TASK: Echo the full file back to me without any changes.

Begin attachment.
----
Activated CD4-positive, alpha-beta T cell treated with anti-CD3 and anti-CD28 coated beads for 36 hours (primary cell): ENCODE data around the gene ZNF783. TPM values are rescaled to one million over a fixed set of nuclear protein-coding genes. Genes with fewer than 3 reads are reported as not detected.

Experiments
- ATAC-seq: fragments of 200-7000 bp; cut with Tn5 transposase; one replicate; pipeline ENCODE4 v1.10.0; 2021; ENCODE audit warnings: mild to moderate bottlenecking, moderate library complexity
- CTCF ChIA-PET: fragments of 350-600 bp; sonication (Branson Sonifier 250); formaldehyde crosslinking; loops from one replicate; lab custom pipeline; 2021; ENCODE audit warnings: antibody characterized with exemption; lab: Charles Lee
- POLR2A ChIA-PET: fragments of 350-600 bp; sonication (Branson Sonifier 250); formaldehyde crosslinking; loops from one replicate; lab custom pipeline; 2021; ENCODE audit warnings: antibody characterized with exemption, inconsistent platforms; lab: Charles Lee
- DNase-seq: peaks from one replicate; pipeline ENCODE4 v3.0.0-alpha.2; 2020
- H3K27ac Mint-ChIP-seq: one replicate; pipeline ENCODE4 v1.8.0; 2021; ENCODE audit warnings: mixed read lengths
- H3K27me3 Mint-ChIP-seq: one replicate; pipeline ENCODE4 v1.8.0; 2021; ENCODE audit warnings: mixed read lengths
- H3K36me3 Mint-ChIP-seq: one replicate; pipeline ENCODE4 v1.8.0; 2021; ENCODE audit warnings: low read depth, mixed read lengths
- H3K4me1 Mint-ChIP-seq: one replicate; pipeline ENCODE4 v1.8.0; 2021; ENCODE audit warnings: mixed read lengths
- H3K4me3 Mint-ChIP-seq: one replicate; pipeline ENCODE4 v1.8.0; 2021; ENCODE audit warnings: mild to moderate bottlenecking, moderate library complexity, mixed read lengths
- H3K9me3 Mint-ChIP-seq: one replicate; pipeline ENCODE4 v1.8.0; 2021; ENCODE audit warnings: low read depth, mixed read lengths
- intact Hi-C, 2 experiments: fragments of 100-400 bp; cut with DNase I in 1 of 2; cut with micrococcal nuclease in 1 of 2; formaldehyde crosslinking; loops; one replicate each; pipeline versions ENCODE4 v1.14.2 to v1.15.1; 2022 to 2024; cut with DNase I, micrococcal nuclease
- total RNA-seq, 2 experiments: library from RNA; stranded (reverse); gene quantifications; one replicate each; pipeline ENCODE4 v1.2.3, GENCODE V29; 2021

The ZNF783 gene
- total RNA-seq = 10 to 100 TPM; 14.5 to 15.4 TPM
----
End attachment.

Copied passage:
Activated CD4-positive, alpha-beta T cell treated with anti-CD3 and anti-CD28 coated beads for 36 hours (primary cell): ENCODE data around the gene ZNF783. TPM values are rescaled to one million over a fixed set of nuclear protein-coding genes. Genes with fewer than 3 reads are reported as not detected.

Experiments
- ATAC-seq: fragments of 200-7000 bp; cut with Tn5 transposase; one replicate; pipeline ENCODE4 v1.10.0; 2021; ENCODE audit warnings: mild to moderate bottlenecking, moderate library complexity
- CTCF ChIA-PET: fragments of 350-600 bp; sonication (Branson Sonifier 250); formaldehyde crosslinking; loops from one replicate; lab custom pipeline; 2021; ENCODE audit warnings: antibody characterized with exemption; lab: Charles Lee
- POLR2A ChIA-PET: fragments of 350-600 bp; sonication (Branson Sonifier 250); formaldehyde crosslinking; loops from one replicate; lab custom pipeline; 2021; ENCODE audit warnings: antibody characterized with exemption, inconsistent platforms; lab: Charles Lee
- DNase-seq: peaks from one replicate; pipeline ENCODE4 v3.0.0-alpha.2; 2020
- H3K27ac Mint-ChIP-seq: one replicate; pipeline ENCODE4 v1.8.0; 2021; ENCODE audit warnings: mixed read lengths
- H3K27me3 Mint-ChIP-seq: one replicate; pipeline ENCODE4 v1.8.0; 2021; ENCODE audit warnings: mixed read lengths
- H3K36me3 Mint-ChIP-seq: one replicate; pipeline ENCODE4 v1.8.0; 2021; ENCODE audit warnings: low read depth, mixed read lengths
- H3K4me1 Mint-ChIP-seq: one replicate; pipeline ENCODE4 v1.8.0; 2021; ENCODE audit warnings: mixed read lengths
- H3K4me3 Mint-ChIP-seq: one replicate; pipeline ENCODE4 v1.8.0; 2021; ENCODE audit warnings: mild to moderate bottlenecking, moderate library complexity, mixed read lengths
- H3K9me3 Mint-ChIP-seq: one replicate; pipeline ENCODE4 v1.8.0; 2021; ENCODE audit warnings: low read depth, mixed read lengths
- intact Hi-C, 2 experiments: fragments of 100-400 bp; cut with DNase I in 1 of 2; cut with micrococcal nuclease in 1 of 2; formaldehyde crosslinking; loops; one replicate each; pipeline versions ENCODE4 v1.14.2 to v1.15.1; 2022 to 2024; cut with DNase I, micrococcal nuclease
- total RNA-seq, 2 experiments: library from RNA; stranded (reverse); gene quantifications; one replicate each; pipeline ENCODE4 v1.2.3, GENCODE V29; 2021

The ZNF783 gene
- total RNA-seq = 10 to 100 TPM; 14.5 to 15.4 TPM